A professional bodybuilder from Arlington, Texas, received some good news recently: He no longer has to pay child support to the mother of children born to her from sperm he donated. You may be wondering why a sperm donor would be held responsible for such payments in the first place. The circumstances of the case were somewhat unusual, but they raise the question of where fatherhood begins and ends in the eyes of the law.
The man and woman in the case met in 1991 and had a sexual relationship, but never married. After moving from Texas to California 10 years later, the woman told the man she wanted to have children and planned to use a sperm donor. He said he offered to be the donor, as long as he wasn't considered the father. She gave birth to triplets, and the man was listed on the birth certificate.
The bodybuilder married another woman later that year, but about four months later, he was sued for child support and ordered to make payments while the suit was pending. After a California judge made the child support order final, the man appealed.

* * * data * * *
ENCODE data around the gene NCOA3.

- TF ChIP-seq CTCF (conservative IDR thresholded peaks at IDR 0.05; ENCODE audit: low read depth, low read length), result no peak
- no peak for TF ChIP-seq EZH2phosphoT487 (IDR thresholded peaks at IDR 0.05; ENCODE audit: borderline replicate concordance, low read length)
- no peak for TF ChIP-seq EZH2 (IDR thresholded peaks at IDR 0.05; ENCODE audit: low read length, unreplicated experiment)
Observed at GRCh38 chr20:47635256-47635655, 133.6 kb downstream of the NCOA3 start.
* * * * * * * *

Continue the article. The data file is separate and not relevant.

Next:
The appeals court overturned the lower court's decision. After four years of paying support for the two children (the third triplet died in infancy), the man says he's learned his lesson and won't donate sperm again.
This is not to say that other sperm donors should worry about having to pay support to a mother they've never met. The appeals court recognized a California statute that allows women to receive sperm donations without worrying about the donor coming back and filing a paternity action. Because the donor isn't recognized as the father, the recipient can't claim he is for child support purposes.
Texas laws are similar in this regard; sperm donors aren't responsible for supporting any children that result from their donation. If that were the case, sperm banks probably wouldn't exist.
Source: ABC Local, "Court says Texas sperm donor owes no child support," The Associated Press, April 11, 2012